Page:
Reality catches up with sci-fi in storm drones

Jun 02, 2013 by Justin Juozapavicius
In this April 2013 photo provided by Oklahoma State University, Team Black's airplane takes off during SpeedFest III, in Stillwater, Okla. Researchers at Oklahoma State University are designing and building sleek, Kevlar-reinforced unmanned aircraft --commonly known as drones-- to fly into the nation's worst storms and send back real-time data to first responders and forecasters about how fierce they might become. (AP Photo/ Oklahoma State University, Gary Lawson)

At the time it premiered, the film "Twister" put forth a fantastical science fiction idea: Release probes into a storm in order to figure out which tornadoes could develop into killers. It's no longer fiction. Oklahoma State University researchers are designing and building sleek, Kevlar-reinforced unmanned aircraft—or drones—to fly directly into the worst storms and send back real-time data to first responders and forecasters.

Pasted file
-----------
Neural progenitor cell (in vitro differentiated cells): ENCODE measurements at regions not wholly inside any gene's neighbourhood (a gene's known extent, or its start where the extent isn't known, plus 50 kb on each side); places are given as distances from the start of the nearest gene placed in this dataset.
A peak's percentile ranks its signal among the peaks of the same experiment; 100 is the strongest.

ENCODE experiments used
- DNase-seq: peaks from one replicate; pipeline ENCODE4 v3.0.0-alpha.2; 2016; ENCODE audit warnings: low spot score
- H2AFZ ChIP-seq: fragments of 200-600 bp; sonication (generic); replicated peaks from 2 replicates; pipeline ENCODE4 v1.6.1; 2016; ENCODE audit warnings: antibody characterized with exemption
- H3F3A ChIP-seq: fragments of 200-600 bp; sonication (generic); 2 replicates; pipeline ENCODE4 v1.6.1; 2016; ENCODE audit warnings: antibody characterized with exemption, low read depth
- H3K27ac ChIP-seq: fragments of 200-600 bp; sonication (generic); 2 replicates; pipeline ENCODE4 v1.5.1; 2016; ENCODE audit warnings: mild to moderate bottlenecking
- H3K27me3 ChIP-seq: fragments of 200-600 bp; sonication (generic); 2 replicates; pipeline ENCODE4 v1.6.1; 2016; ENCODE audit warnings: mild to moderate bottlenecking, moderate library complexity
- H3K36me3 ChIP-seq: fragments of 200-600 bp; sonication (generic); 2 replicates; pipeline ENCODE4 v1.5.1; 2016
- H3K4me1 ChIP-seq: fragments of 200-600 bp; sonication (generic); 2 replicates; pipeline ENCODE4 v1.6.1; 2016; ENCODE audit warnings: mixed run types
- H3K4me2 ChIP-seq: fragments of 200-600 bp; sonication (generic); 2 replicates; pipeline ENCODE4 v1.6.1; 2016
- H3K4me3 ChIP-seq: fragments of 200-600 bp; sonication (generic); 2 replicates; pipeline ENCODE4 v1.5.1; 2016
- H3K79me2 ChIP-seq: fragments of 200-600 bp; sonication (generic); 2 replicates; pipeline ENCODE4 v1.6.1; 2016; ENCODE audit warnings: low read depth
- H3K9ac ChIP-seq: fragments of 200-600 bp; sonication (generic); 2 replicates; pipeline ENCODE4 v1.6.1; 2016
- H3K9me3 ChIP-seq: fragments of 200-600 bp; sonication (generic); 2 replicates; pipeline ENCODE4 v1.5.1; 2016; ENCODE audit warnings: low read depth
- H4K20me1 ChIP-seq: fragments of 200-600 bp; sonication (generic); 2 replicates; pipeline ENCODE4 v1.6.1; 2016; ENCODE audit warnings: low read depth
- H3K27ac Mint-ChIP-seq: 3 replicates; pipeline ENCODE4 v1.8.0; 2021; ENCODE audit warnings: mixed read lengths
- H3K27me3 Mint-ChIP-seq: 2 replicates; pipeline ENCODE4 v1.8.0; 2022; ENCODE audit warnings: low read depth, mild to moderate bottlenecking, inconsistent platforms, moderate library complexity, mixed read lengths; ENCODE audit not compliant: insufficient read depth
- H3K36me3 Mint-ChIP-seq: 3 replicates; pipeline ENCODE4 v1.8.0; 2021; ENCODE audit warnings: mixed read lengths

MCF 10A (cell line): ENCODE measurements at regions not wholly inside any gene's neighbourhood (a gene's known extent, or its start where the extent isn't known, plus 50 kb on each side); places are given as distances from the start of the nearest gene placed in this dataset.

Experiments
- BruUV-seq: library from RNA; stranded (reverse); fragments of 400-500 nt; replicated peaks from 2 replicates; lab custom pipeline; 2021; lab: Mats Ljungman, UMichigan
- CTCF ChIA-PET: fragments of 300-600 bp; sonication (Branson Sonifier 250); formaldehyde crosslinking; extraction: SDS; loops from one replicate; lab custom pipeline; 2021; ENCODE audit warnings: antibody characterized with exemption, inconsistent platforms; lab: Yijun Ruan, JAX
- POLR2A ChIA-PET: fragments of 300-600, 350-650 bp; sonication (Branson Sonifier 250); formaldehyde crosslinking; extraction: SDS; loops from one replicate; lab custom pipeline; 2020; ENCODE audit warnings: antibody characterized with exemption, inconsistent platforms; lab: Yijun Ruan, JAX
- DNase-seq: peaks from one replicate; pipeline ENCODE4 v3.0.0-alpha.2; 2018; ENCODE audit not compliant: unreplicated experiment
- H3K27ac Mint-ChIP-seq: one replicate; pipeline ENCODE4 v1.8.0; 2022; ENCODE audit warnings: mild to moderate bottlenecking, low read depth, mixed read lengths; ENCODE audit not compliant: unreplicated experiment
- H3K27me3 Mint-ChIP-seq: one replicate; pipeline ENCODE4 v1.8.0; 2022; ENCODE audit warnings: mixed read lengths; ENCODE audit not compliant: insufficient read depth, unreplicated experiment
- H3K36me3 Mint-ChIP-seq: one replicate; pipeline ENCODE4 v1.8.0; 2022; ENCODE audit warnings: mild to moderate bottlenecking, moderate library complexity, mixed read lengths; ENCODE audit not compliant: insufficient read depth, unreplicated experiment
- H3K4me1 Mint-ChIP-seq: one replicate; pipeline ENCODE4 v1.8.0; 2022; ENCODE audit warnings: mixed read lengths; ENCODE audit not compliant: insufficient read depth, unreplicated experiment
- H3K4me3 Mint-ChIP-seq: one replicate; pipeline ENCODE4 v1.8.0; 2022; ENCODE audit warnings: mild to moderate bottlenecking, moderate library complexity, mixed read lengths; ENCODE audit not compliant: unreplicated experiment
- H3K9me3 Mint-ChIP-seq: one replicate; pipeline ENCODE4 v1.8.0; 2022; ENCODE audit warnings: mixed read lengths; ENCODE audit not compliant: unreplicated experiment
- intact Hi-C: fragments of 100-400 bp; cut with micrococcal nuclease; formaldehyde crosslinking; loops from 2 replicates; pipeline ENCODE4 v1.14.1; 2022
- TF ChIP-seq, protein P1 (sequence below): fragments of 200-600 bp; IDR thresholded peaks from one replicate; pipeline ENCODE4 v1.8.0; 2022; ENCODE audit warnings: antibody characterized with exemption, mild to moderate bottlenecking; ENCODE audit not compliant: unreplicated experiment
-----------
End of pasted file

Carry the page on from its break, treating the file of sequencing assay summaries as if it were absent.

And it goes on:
"We have all the elements in place that make this the right place for this study to occur," said Stephen McKeever, Oklahoma's secretary of science and technology. "We have the world's best natural laboratory."

Oklahoma is the heart of , and has emerged battered, yet standing, from seven tornadoes with winds exceeding 200 mph (320 kph)—tied with Alabama for the most EF5 storms recorded. EF5 is the most on the scale measuring tornado strength.

The May 20 tornado in Moore that killed 24 people was one of them. The federal government's National Weather Center, with its laboratories and the Storm Prediction Center, are appropriately headquartered in Norman, Oklahoma, but research is done statewide on Earth's most powerful storms.

If all goes as planned, OSU's research drones will detect the making of a tornado based on the humidity, pressure and collected while traveling through the guts of a storm—critical details that could increase lead time in severe .

The drones would also be equipped to finally answer meteorologists' most pressing questions.

"Why does one storm spawn a tornado and the other doesn't, and why does one tornado turn into an EF1 and another into an EF5?" asked Jamey Jacob, professor at OSU's School of Mechanical and Aerospace Engineering, which is developing the technology.